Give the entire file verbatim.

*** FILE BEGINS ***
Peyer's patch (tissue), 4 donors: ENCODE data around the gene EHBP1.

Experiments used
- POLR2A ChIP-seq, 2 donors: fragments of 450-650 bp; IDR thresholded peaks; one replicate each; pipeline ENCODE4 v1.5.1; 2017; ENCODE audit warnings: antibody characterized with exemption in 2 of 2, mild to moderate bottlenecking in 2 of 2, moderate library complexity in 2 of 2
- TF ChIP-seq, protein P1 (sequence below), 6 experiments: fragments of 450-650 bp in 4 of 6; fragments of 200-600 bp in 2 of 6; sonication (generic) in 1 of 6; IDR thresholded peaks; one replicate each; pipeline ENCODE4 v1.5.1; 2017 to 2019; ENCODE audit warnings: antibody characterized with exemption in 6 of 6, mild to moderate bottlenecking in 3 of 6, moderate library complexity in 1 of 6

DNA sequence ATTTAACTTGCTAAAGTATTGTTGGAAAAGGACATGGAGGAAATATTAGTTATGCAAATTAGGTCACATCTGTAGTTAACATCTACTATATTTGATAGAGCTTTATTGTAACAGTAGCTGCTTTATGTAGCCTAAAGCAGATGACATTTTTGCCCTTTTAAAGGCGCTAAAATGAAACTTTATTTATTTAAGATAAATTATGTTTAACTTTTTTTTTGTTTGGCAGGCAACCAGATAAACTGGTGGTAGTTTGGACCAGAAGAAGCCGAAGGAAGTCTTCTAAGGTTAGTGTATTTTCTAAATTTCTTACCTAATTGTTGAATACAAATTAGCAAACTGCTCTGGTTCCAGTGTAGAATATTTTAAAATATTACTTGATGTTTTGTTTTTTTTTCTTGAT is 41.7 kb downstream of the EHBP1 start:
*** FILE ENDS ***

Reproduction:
Peyer's patch (tissue), 4 donors: ENCODE data around the gene EHBP1.

Experiments used
- POLR2A ChIP-seq, 2 donors: fragments of 450-650 bp; IDR thresholded peaks; one replicate each; pipeline ENCODE4 v1.5.1; 2017; ENCODE audit warnings: antibody characterized with exemption in 2 of 2, mild to moderate bottlenecking in 2 of 2, moderate library complexity in 2 of 2
- TF ChIP-seq, protein P1 (sequence below), 6 experiments: fragments of 450-650 bp in 4 of 6; fragments of 200-600 bp in 2 of 6; sonication (generic) in 1 of 6; IDR thresholded peaks; one replicate each; pipeline ENCODE4 v1.5.1; 2017 to 2019; ENCODE audit warnings: antibody characterized with exemption in 6 of 6, mild to moderate bottlenecking in 3 of 6, moderate library complexity in 1 of 6

DNA sequence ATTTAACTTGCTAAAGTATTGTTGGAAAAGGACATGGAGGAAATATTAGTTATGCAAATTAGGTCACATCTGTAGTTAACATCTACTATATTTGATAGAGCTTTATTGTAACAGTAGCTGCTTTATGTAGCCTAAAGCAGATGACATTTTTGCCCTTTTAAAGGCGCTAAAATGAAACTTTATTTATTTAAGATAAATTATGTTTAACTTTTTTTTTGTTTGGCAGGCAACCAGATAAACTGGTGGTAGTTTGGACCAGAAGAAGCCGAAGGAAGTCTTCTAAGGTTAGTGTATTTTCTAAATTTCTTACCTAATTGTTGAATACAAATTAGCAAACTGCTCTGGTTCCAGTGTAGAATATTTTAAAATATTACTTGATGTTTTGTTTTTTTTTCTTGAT is 41.7 kb downstream of the EHBP1 start: